Energy reform plans could save over $200bn; Saudi Finance Minister

By Shilpa Annie Joseph, Desk Reporter
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Saudi Arabia
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Saudi Arabian Finance Minister Mr. Mohammed Al-Jadaan has stated that the Kingdom could save more than $200 billion over the next decade by replacing liquid fuel used for domestic consumption with gas and renewable energy sources, as the country seeks to reduce costs in order to fund investments.

The world’s largest oil exporter has recently launched a reform program to modernize the economy, create jobs and reduce dependence on oil revenues.

Mohammed Al-Jadaan
Mohammed Al-Jadaan
Finance Minister
Saudi Arabia

“One initiative we’re about to finalize is the displacement of liquids. This program would represent savings for the government of about $213.34 billion (800 billion riyals) over the next 10 years which can be utilized for investment. Instead of buying fuel from the international markets at $60 and then selling it at $6 for Saudi utilities, or using some of our quota in OPEC to sell at $6, we’re going to actually displace at least 1 million barrels a day of oil equivalent in the next 10 years and replace it with gas and renewables.”

According to the reports, some companies have been asked to reduce dividends paid to the government to increase capital spending to shift the burden of some planned investments away from the treasury.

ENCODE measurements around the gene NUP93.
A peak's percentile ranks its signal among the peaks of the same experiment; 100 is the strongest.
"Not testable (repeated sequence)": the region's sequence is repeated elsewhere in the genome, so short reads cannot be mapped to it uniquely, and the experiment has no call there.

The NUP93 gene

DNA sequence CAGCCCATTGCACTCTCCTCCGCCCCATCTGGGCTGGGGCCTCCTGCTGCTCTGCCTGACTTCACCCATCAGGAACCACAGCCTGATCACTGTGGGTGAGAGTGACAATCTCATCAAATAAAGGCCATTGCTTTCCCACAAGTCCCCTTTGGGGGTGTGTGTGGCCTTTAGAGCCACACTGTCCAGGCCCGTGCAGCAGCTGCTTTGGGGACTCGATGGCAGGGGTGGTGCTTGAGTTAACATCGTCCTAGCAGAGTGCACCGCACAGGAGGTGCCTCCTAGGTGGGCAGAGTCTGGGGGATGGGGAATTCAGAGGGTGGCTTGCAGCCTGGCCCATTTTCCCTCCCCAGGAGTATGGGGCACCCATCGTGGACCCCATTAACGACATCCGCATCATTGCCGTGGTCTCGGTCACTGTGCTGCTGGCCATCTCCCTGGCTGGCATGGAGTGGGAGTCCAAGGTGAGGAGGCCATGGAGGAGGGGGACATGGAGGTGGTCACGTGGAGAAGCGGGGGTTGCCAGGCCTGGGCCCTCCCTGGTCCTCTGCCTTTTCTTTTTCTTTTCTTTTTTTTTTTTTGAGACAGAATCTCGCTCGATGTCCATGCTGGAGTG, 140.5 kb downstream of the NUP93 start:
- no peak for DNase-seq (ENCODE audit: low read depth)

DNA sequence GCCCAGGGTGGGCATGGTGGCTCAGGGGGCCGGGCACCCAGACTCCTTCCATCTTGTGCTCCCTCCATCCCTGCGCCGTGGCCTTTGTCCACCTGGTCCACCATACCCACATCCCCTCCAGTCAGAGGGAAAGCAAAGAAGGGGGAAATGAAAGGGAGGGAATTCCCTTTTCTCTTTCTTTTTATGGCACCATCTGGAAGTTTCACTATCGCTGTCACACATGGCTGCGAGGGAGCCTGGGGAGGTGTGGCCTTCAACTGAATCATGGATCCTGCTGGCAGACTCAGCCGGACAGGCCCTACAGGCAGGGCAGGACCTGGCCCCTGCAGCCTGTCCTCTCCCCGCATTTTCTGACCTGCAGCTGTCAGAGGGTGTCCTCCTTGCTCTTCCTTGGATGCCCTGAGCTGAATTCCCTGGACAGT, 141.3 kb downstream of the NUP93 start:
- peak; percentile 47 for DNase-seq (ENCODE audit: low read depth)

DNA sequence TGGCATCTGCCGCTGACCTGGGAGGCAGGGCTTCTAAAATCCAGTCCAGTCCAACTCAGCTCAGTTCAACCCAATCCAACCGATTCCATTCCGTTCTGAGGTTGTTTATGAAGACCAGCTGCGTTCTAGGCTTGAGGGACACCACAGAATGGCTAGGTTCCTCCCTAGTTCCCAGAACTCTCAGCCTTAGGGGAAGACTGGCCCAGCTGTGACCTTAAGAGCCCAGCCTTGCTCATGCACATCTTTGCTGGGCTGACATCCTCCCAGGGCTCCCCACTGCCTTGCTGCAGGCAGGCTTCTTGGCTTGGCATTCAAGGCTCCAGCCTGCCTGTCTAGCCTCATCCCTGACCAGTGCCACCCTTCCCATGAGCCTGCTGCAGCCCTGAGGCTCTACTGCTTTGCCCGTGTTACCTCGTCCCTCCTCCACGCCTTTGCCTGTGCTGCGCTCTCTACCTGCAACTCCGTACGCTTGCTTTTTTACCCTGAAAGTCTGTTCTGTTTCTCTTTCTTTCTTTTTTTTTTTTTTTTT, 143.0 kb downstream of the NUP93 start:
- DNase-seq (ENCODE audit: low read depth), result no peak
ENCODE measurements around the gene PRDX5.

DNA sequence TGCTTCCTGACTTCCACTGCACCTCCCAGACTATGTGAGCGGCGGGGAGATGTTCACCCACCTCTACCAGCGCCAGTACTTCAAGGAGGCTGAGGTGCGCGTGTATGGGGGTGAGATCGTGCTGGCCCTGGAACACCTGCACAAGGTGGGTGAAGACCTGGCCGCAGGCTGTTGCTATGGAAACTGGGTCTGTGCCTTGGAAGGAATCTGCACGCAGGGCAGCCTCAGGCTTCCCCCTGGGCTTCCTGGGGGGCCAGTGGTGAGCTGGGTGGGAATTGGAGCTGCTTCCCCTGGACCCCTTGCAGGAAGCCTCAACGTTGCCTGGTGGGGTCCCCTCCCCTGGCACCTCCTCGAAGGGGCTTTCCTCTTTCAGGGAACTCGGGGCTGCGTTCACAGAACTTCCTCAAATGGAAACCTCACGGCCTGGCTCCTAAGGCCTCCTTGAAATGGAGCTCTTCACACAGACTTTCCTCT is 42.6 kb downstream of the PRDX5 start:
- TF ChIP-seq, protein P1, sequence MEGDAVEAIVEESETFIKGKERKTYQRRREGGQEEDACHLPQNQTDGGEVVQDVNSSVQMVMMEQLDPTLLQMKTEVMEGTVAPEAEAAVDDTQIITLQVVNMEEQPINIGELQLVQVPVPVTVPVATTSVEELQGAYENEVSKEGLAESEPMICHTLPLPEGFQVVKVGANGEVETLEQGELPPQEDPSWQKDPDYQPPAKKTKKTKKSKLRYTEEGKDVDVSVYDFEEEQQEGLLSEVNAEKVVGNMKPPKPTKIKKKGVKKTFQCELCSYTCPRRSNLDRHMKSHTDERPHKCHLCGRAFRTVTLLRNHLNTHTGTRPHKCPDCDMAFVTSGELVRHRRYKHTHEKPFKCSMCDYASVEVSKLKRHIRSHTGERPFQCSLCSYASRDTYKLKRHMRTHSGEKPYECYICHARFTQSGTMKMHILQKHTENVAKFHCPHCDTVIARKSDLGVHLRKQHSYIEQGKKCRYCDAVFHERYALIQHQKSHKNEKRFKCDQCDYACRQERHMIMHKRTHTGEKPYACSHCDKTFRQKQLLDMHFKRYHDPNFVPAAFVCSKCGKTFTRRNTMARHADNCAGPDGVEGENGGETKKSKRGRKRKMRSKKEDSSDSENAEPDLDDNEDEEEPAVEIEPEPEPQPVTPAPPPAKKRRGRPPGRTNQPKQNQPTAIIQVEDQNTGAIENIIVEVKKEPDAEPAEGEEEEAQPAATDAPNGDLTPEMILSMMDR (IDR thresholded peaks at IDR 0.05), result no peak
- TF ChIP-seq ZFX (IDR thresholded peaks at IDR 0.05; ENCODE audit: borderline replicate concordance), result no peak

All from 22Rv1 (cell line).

“Between now and 2025, and possibly until 2030, fiscal sustainability is a priority for us. We believe that until we achieve all the targets that Vision 2030 has set, we need to maintain fiscal sustainability and control government expenditure,” commented Mr. Jadaan.

Crown Prince Mohammed bin Salman’s Vision 2030 is a plan to shake up Saudi Arabia by weaning the economy off oil and constructing new industries and megaprojects with the private sector to create millions of jobs.

By the end of 2020, the unemployment rate was 12.6 percent. It was a record 15.4 percent in the second quarter of last year. Although the economy was hit by the Pandemic, it was well above the 7 percent rate the Kingdom wants to reach by 2030, as per the reports.

“We are maintaining our unemployment target for 2030 but because we are not out of the woods yet it is very difficult to say what the unemployment rate is going to be for 2021. We aim to reduce the number so we will end up the year below where we ended up in 2019, pre-COVID, but I can’t tell you this is going to happen for certain,” Mr. Jadaan said.

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